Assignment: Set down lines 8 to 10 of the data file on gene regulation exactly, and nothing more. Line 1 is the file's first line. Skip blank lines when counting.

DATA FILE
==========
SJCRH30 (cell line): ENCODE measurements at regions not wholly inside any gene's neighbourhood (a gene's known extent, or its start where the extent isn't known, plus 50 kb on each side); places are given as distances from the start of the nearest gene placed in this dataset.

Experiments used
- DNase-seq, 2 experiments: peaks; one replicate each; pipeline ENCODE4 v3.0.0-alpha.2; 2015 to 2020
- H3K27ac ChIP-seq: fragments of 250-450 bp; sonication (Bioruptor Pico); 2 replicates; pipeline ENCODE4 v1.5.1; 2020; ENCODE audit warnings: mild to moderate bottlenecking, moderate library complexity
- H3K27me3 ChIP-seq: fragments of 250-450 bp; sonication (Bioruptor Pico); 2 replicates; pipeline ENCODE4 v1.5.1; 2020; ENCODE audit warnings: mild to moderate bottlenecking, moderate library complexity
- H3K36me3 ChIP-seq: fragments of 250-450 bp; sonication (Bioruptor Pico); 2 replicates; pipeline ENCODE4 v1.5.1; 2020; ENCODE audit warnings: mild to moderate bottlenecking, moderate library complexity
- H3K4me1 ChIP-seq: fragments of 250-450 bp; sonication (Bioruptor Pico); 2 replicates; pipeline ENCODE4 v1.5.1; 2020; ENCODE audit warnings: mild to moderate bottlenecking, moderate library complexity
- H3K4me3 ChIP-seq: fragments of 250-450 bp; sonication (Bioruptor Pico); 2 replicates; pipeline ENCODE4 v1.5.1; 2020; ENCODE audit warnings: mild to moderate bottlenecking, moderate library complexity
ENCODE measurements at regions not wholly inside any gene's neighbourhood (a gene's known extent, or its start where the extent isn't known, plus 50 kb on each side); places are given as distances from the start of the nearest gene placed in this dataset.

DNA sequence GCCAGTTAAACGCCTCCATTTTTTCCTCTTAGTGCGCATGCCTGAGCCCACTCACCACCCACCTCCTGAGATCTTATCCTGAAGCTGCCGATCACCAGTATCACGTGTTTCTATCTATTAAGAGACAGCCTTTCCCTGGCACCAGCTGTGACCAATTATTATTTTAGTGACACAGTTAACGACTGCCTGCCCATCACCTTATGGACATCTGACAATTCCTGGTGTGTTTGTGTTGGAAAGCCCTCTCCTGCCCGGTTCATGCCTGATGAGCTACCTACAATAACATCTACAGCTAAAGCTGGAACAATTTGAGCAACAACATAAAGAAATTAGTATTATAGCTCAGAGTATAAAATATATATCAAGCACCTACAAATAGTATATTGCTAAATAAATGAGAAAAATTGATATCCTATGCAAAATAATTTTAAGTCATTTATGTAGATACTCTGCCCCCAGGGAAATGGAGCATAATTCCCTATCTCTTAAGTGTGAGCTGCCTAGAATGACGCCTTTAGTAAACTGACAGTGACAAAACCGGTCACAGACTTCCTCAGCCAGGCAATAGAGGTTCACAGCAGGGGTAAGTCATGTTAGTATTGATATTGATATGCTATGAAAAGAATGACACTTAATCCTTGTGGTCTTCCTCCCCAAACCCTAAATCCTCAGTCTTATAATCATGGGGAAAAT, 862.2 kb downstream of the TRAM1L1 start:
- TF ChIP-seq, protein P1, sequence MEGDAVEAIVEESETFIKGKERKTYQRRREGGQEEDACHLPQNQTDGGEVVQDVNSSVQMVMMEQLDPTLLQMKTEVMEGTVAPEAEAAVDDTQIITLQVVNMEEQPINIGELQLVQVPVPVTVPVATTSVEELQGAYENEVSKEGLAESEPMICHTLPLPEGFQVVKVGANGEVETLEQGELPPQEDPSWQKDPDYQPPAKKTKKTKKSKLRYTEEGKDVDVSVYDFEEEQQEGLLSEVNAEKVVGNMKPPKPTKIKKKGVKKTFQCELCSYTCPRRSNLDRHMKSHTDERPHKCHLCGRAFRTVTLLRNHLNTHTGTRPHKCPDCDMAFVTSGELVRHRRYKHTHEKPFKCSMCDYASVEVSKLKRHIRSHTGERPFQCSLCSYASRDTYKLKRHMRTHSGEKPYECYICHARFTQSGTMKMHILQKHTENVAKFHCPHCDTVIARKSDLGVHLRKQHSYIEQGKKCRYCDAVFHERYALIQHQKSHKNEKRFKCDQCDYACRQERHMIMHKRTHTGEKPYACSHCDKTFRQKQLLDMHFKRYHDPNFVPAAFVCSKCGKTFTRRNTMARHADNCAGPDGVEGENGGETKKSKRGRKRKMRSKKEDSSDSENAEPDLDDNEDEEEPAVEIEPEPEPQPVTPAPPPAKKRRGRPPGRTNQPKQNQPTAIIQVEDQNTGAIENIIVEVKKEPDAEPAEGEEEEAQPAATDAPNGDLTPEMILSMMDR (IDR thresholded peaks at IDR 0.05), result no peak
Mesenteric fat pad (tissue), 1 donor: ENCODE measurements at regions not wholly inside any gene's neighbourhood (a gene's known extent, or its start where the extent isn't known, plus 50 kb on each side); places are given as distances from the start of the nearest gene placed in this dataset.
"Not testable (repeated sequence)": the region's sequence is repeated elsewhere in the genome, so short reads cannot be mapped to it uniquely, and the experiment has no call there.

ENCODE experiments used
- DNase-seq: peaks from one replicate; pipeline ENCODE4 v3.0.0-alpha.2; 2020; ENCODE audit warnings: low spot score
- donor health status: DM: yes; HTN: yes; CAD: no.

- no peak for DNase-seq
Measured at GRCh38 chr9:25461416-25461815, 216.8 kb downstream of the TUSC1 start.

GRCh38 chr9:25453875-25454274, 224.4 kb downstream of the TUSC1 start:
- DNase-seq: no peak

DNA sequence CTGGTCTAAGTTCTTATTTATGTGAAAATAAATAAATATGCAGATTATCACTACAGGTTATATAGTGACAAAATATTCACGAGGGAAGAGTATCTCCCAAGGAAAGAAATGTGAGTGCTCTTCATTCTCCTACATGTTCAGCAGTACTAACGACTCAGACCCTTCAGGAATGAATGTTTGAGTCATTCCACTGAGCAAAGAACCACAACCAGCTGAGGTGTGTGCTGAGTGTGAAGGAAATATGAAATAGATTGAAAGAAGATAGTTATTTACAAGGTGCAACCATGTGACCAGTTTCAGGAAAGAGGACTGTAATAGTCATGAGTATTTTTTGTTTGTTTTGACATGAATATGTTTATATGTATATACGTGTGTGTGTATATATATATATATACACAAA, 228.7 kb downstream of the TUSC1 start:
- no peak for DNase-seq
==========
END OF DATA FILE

- H3K4me3 ChIP-seq: fragments of 250-450 bp; sonication (Bioruptor Pico); 2 replicates; pipeline ENCODE4 v1.5.1; 2020; ENCODE audit warnings: mild to moderate bottlenecking, moderate library complexity
ENCODE measurements at regions not wholly inside any gene's neighbourhood (a gene's known extent, or its start where the extent isn't known, plus 50 kb on each side); places are given as distances from the start of the nearest gene placed in this dataset.

DNA sequence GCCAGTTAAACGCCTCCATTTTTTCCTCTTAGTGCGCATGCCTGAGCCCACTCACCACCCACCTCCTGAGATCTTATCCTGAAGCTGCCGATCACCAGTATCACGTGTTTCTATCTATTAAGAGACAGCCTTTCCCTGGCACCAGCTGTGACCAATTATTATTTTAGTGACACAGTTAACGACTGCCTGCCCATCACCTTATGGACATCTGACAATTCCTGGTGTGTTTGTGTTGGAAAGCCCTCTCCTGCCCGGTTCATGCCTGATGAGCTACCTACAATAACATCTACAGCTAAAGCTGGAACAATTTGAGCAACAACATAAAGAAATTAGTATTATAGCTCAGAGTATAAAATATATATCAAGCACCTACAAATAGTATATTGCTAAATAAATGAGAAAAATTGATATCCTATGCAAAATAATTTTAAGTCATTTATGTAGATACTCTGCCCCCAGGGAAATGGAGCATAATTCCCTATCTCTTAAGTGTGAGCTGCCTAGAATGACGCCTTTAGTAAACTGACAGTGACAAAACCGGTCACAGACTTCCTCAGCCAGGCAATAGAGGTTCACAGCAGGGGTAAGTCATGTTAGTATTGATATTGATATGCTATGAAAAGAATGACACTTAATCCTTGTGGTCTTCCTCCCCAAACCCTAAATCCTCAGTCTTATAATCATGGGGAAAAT, 862.2 kb downstream of the TRAM1L1 start: